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Title:Flexible Habits of Race and Gender: Political Agency and Identity Transformation in Schools
Author(s):McGough, Sarah Marie
Doctoral Committee Chair(s):Burbules, Nicholas C.
Department / Program:Education
Degree Granting Institution:University of Illinois at Urbana-Champaign
Subject(s):Women's Studies
Abstract:Within schools, children learn how to enact and respond to race and gender through the cultivation of habits, including dispositions, bodily comportment, and ways of interacting. Classroom situations divided by gender and color lines, which lack communication, cooperative learning across difference, and integration of all classroom members, often result when habits are taken up rigidly. These events pose substantial restraints to the achievement of educational equality, collaborative learning, student ability to explore alternative ways of being, and student development of democratic characteristics. Through the examination of teacher narratives and classroom ethnographic research, as well as the theoretical lenses of pragmatism and poststructuralism, this philosophical project investigates these problematic classroom situations. This dissertation hypothesizes that when students learn to inhabit their races and genders more flexibly, many classroom dilemmas concerning race and gender can be prevented and current social structures of identity based privilege can be positively transformed. Through flexible habits, students can achieve agency in the ways in which they are identified by themselves and others and can effect political change in the systems of oppression that rely upon discretely defined identity groups. Finally, this project returns to actual classroom scenarios to offer educators specific curricular and pedagogical suggestions for alleviating classroom identity problems through the development of flexible habits.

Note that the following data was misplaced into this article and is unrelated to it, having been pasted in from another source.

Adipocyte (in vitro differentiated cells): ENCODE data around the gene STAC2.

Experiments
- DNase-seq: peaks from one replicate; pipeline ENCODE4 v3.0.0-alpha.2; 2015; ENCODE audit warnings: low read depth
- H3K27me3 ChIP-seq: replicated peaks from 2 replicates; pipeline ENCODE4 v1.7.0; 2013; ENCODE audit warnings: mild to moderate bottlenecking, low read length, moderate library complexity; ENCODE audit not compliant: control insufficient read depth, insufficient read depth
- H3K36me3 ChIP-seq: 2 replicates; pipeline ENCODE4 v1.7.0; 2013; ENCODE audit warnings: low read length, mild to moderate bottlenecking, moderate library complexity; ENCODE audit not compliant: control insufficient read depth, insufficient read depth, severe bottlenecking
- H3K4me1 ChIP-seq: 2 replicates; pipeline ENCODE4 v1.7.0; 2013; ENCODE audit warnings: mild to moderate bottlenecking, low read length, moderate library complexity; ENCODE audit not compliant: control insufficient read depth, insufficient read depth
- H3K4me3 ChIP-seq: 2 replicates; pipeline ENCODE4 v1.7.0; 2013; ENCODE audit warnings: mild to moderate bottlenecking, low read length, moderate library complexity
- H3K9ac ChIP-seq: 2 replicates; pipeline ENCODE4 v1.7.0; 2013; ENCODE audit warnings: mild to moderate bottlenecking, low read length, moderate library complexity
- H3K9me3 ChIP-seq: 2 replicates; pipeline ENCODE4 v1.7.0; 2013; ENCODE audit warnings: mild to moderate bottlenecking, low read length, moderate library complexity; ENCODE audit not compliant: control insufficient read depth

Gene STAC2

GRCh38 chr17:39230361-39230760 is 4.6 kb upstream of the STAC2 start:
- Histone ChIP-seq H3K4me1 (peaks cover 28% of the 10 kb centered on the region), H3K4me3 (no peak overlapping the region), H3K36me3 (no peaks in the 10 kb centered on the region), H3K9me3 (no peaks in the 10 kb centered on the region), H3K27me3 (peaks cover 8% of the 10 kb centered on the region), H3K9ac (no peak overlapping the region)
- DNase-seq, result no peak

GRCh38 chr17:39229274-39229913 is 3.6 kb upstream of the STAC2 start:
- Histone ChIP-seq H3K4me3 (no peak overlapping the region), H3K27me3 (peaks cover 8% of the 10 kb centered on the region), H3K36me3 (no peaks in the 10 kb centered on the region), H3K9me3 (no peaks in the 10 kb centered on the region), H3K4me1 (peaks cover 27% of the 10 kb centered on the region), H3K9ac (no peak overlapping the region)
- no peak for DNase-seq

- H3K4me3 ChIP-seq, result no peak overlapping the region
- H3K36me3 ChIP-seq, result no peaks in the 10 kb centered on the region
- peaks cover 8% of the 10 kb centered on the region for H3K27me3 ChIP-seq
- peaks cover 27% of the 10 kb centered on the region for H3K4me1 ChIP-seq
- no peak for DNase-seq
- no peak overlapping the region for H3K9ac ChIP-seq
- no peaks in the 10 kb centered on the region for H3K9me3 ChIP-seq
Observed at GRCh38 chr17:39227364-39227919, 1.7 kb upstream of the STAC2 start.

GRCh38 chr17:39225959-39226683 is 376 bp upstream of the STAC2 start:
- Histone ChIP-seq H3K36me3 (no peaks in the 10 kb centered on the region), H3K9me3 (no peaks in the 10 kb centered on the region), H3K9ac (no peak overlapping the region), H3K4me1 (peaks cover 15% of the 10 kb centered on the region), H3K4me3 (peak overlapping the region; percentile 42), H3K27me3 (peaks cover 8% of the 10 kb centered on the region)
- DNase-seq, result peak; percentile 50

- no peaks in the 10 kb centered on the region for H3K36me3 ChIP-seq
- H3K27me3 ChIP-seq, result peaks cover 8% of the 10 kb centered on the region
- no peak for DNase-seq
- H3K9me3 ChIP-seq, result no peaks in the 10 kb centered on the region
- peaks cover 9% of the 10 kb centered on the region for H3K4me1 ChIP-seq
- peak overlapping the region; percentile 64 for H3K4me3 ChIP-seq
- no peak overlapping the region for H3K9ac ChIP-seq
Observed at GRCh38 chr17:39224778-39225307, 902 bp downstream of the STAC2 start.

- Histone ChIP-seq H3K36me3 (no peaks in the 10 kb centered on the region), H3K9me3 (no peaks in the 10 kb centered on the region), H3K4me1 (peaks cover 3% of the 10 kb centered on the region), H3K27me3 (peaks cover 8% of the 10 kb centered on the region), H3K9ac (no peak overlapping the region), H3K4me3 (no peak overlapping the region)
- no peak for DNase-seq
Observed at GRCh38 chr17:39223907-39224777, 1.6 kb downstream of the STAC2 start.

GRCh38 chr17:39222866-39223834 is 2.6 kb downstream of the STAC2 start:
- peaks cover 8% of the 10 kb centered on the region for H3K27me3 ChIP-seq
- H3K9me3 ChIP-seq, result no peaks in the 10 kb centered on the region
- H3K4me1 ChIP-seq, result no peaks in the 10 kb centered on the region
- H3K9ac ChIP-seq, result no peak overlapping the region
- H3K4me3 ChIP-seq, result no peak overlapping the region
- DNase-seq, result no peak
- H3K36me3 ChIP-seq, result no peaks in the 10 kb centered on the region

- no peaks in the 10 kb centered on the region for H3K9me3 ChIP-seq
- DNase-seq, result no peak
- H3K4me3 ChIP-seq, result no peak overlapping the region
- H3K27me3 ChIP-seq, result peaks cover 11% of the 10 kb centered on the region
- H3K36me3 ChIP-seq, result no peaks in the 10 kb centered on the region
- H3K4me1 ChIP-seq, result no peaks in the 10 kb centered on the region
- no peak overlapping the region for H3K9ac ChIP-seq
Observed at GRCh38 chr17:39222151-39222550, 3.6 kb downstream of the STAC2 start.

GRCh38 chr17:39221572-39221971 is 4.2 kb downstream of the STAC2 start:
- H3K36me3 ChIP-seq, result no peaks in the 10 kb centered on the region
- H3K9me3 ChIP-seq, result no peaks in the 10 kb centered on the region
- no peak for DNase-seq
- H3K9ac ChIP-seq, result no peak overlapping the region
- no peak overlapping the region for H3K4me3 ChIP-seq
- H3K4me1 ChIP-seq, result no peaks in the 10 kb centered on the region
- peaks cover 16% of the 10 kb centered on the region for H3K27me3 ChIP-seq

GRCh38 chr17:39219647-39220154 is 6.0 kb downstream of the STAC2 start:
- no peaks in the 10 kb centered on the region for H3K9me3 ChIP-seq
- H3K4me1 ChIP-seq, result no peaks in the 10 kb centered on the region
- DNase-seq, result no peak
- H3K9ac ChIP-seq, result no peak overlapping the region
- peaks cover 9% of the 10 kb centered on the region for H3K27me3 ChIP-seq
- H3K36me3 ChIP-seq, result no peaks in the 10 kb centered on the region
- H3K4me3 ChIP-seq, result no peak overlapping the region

Issue Date:2005
Description:197 p.
Thesis (Ph.D.)--University of Illinois at Urbana-Champaign, 2005.
Other Identifier(s):(MiAaPQ)AAI3199082
Date Available in IDEALS:2015-09-25
Date Deposited:2005

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